Huawei's and ZTE's mobile phones infringe two of Conversant's SEPs. Düsseldorf Regional Court has now prohibited the two companies from selling UMTS-enabled devices in Germany. Meanwhile, the Supreme Court of China has prohibited the non-practising entity from enforcing the rulings against Huawei. Now the German courts could see the next anti-anti-suit battle.
2 September 2020 by Mathieu Klos
Just one day after the UK Supreme Court in a landmark decision declared the UK patent courts competent for Conversant’s lawsuits against Huawei and ZTE, Düsseldorf Regional Court has ruled on the German case. According to the judges, the two Chinese mobile phone companies have infringed two of three SEPs over which Conversant sued in 2018.
Last Thursday the court prohibited Huawei from selling UMTS-enabled mobile phones and tablets in Germany. The court also prohibited ZTE from selling UMTS-enabled mobile phones in Germany. However, this is conditional on Conversant enforcing the judgments.
ZTE filed an immediate appeal. It is not known whether Huawei has also appealed. Due to the potentially drastic consequences, it is considered very likely that both companies will file an urgent application with the Higher Regional Court Düsseldorf to stop the enforcement
Huawei chose a further defense strategy and applied to the Supreme Court of China for an anti-suit injunction against the decisions of Düsseldorf Regional Court. JUVE Patent understands the Chinese court prohibited Conversant from enforcing the Düsseldorf judgments on 28 August (case ID: 2019 Zui Gao Fa Zhi Min Zhong No.732, 733, 734 Part I).
This could lead to another anti-anti-suit injunction between a German and foreign court. This happened for the first time between the Regional Court Munich and US courts. In the dispute between Nokia and Daimler, its co-litigant Continental had applied to a US court for an anti-suit injunction. The Regional and the Higher Regional Courts of Munich declared it to be incompatible with German law.
In 2018, Conversant sued Huawei and ZTE in Düsseldorf based on three European patents (EP1797659, EP1173986 and EP1878177). The three patents protect LTE and UMTS technology. Conversant acquired them from Nokia in 2014.
Conversant also filed lawsuits against LG concerning the same patents at the Regional Court Munich. The NPE called for injunctive relief and damages.
Conversant is conducting parallel proceedings before the London High Court and in France. Proceedings also took place in the US.
The Düsseldorf patent judges of Chamber 4b found Huawei and ZTE have infringed EP 659. As a result, they ordered an injunction. The FRAND defence invoked by the two companies was unsuccessful because, according to the judges, Huawei showed no willingness to negotiate a licence with Conversant. ZTE, however, had done so, but its offer did not comply with the FRAND rules (case IDs: Huawei 4b O 30/18 and ZTE 4b O 31/18).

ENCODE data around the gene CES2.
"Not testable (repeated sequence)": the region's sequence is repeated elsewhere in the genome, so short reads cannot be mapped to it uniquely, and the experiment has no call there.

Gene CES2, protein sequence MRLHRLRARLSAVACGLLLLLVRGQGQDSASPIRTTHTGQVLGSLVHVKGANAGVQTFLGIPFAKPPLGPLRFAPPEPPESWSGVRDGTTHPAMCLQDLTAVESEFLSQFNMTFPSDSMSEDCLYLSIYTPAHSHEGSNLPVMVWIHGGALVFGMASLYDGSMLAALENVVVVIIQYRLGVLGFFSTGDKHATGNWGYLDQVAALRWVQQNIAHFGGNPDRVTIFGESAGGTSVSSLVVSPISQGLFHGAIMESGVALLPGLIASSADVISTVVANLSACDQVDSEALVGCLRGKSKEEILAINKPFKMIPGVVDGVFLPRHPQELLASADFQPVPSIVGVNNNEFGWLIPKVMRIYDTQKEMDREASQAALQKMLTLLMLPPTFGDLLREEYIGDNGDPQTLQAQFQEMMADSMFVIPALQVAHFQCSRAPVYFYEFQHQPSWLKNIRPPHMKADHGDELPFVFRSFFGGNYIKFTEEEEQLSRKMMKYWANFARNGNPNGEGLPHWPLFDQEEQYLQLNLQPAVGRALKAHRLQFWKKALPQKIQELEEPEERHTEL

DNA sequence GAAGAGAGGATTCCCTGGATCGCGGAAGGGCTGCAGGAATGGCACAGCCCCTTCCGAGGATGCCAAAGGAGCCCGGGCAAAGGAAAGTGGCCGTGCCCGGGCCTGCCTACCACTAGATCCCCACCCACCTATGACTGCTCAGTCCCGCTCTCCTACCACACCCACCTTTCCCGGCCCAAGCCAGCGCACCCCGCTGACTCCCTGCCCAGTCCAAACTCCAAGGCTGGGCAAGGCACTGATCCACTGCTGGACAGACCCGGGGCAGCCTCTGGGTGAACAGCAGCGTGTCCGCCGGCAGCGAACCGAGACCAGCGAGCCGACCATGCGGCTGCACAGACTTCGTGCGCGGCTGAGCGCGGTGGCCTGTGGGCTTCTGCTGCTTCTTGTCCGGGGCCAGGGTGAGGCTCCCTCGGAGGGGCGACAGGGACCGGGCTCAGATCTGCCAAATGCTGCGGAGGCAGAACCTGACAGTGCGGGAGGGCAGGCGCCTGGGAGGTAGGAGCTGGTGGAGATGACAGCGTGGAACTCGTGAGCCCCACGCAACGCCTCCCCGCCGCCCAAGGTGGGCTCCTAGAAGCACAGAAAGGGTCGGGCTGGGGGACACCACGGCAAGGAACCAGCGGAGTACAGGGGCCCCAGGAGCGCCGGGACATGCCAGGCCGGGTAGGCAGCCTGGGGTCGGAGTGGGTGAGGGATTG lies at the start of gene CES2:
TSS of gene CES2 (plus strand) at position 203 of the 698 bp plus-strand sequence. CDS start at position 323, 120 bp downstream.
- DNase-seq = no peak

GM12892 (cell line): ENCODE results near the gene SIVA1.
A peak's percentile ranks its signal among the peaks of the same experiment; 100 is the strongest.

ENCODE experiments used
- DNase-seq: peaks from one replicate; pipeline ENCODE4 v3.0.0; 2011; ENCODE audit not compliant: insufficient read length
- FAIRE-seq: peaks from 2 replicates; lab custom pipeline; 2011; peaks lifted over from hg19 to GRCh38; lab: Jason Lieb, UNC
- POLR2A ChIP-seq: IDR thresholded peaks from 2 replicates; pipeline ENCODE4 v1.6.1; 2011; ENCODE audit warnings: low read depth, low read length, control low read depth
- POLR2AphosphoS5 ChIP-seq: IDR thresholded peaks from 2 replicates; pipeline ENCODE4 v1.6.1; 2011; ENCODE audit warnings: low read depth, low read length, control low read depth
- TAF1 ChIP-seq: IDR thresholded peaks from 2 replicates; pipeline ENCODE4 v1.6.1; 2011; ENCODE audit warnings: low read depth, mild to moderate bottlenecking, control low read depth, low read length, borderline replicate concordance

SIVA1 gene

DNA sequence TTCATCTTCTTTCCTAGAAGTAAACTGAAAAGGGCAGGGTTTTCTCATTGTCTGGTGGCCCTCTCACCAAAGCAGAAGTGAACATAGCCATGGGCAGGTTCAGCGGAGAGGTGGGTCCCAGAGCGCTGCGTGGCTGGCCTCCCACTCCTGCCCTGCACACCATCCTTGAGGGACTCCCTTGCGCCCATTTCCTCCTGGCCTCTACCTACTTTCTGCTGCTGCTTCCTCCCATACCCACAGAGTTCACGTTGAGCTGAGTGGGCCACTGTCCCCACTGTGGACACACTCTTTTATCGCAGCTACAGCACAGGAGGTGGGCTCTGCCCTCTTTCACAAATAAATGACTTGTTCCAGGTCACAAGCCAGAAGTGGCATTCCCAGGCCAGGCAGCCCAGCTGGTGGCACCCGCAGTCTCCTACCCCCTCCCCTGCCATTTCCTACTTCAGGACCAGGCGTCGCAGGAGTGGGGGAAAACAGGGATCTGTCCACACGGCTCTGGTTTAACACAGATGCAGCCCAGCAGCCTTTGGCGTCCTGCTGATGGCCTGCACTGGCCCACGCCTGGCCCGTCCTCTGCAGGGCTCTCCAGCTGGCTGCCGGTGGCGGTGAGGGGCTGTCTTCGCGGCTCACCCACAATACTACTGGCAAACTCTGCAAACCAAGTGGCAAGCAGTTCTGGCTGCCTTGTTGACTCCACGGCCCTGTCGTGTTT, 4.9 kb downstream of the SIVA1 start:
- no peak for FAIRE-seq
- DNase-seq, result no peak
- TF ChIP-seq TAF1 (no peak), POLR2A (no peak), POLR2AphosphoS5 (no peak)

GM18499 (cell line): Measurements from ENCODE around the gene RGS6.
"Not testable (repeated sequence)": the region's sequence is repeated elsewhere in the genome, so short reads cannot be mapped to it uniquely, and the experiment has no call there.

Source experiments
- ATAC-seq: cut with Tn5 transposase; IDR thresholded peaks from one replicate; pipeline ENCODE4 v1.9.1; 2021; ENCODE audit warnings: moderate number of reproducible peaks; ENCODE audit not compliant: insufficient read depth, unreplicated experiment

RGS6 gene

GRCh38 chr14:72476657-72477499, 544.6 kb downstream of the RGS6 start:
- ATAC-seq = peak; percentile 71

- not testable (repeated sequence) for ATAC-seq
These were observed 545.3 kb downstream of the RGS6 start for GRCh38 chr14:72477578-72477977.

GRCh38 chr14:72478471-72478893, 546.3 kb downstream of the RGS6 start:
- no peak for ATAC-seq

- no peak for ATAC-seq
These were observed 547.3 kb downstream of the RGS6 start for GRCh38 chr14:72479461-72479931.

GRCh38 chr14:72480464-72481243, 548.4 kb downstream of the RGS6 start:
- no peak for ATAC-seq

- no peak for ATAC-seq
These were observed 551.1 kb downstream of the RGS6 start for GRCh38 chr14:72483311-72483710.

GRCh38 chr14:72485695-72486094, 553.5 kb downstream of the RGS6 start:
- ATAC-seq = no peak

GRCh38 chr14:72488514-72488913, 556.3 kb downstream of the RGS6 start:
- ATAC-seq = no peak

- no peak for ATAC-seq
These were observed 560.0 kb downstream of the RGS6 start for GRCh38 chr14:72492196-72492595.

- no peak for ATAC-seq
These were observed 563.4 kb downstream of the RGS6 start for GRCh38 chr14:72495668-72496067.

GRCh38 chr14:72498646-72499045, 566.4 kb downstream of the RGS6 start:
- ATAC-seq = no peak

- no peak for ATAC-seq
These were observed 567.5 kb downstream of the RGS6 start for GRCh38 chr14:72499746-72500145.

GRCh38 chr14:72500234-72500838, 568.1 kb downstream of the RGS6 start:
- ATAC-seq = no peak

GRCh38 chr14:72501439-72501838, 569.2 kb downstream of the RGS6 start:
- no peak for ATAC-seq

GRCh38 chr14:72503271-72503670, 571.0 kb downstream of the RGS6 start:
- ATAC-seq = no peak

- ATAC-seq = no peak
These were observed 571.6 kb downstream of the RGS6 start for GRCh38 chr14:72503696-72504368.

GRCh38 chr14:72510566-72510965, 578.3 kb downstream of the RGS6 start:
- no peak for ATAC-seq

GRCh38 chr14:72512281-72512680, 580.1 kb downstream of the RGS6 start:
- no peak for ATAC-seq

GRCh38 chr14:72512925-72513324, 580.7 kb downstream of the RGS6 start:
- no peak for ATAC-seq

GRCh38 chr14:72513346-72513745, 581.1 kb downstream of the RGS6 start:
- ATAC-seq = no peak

In two other rulings, the judges ordered both companies to pay damages and render accounts (case IDs: Huawei 4b O 48/18 and ZTE 4b O 6/19). However, as EP 986 expired in the course of the proceedings, this was no longer a matter of injunction.
The suits concerning the third patent EP 177 (case IDs: Huawei 4b O 49/18 and ZTE 4b O 7/19) are currently suspended while the court awaits the outcome of the opposition proceedings before the European Patent Office.
Conversant was less successful in the case against LG at the Regional Court Munich than it was in Düsseldorf. The Munich court dismissed the suit concerning EP 986. Conversant appealed against this decision. The court stayed the infringement proceedings concerning EP 659.
According to JUVE Patent’s information, Huawei and ZTE had filed nullity suits against both patents with the Federal Patent Court.
Now that the Supreme Court has confirmed the jurisdiction of the UK courts, the High Court can continue the FRAND trial between the three companies. The FRAND trial should have been heard in April, but was postponed to February 2021 due to the corona pandemic.
EP 177 and EP 659 are also part of the UK proceedings. A technical trial before the High Court at the beginning of the year concerned one main European patent, EP 177, and its two divisional patents. The court revoked one divisional patent. In early July 2019, the same court found EP 659 infringed but invalid for added matter.
Conversant Wireless works with EIP not only in the UK but also in Germany. EIP’s Düsseldorf-based partner Christoph Höhne took over the case from his London colleague Gary Moss, who also represented the company in the proceedings against Huawei and ZTE up to the Supreme Court.
Höhne also represents Conversant in connected cars lawsuits against Daimler and Tesla in Germany. EIP always works with the patent attorneys of df-mp, who are experienced in mobile phone proceedings.
Huawei, as in previous cases in Germany, is relying on Preu Bohlig partner Christian Donle and patent attorney Friedrich Emmerling of Braun Dullaeus Pannen Emmerling.
For Conversant Wireless
EIP Europe (Düsseldorf): Christof Höhne (lead), Florian Schmidt-Bogatzky, Isabelle Schaller, Dimitri Kosenko, Elisa Beckamp
df-mp Dörries Frank-Molnia & Pohlman (Munich): David Molnia, Dominik Ho, Ben Flocke (all patent attornies)
Taliens (Munich): Thomas Lynker (lead), Christian Werner, Thomas Reitmann
K&L Gates (Munich): Benjamin Fechner (patent attorney)
In-house (Düsseldorf): Juliane Buchinski (Lead IP Litigation Europe)
Regional Court Düsseldorf, 4b Chamber
Daniel Voß (presiding judge), Lena Gräwe, judge Schröder